Microtube-embedded Chondroitinase ABC shows promise for treating spinal cord injuries

AMSBIO, a leading global supplier of Chondroitinase ABC enzyme, reports on the recent publication by Hu et al. of the therapeutic efficacy of microtube-embedded Chondroitinase ABC on a group of dogs with naturally occurring spinal injuries.

Developing new therapies for human spinal cord injuries is a challenging task because the damage is heterogeneous in terms of spinal location and severity. Ideally, a new therapy should work for survivors with acute injuries as well as for those with chronic injuries that happened less recently.

This work, by Nick Jeffery and co-workers, describes a successful canine clinical trial of a drug therapy for chronic spinal cord injury, which demonstrated an improvement in limb coordination during walking. The pioneering new therapy used AMSBIO’s Chondroitinase ABC, a bacterial enzyme that removes sugar sidechains from extracellular matrix molecules including chondroitin sulfate proteoglycans (CSPGs) which are found within the intact and injured nervous system and act as potent inhibitors of axonal growth.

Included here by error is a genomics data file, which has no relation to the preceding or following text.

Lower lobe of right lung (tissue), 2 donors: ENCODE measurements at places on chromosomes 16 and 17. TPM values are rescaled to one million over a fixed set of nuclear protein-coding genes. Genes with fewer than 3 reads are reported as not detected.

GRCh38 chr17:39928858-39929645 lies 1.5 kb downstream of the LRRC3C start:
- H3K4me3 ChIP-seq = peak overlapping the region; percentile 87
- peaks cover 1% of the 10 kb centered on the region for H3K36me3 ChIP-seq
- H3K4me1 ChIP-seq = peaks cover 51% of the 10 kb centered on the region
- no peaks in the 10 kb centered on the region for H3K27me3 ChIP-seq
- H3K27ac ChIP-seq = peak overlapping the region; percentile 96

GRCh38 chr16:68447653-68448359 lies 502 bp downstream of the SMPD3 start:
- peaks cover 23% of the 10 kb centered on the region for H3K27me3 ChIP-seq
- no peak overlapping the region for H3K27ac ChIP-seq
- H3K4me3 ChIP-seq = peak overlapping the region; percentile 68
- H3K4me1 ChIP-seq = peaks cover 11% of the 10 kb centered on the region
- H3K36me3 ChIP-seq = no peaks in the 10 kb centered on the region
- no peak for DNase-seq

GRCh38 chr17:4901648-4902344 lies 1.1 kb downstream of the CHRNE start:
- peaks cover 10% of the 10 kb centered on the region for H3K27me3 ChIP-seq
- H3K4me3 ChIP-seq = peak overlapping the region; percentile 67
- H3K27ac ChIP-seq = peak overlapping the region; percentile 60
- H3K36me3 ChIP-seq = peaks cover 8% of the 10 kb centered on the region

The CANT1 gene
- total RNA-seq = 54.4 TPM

CSPGs are involved in the inhibition of axon regeneration after various forms of damage to the Central Nervous System, including stroke or spinal cord injury. The enzyme Chondroitinase ABC purified from Proteus vulgaris degrades these CSPGs and has been shown to promote functional recovery and neural regeneration.

AMSBIO has developed a highly purified Chondroitinase ABC enzyme supplied as a protease-free, carrier-free format, with low-endotoxin levels for use in neuroscience and regenerative medicine research. The trial reported here buffered the enzyme in trehalose and embedded it in lipid microtubes to render it heat-stable and long-acting at mammalian body temperatures.


The opinions expressed here are the views of the writer and do not necessarily reflect the views and opinions of News-Medical.Net.
Post a new comment
You might also like... ×
AMSBIO expands Wnt signaling pathway product range to aid research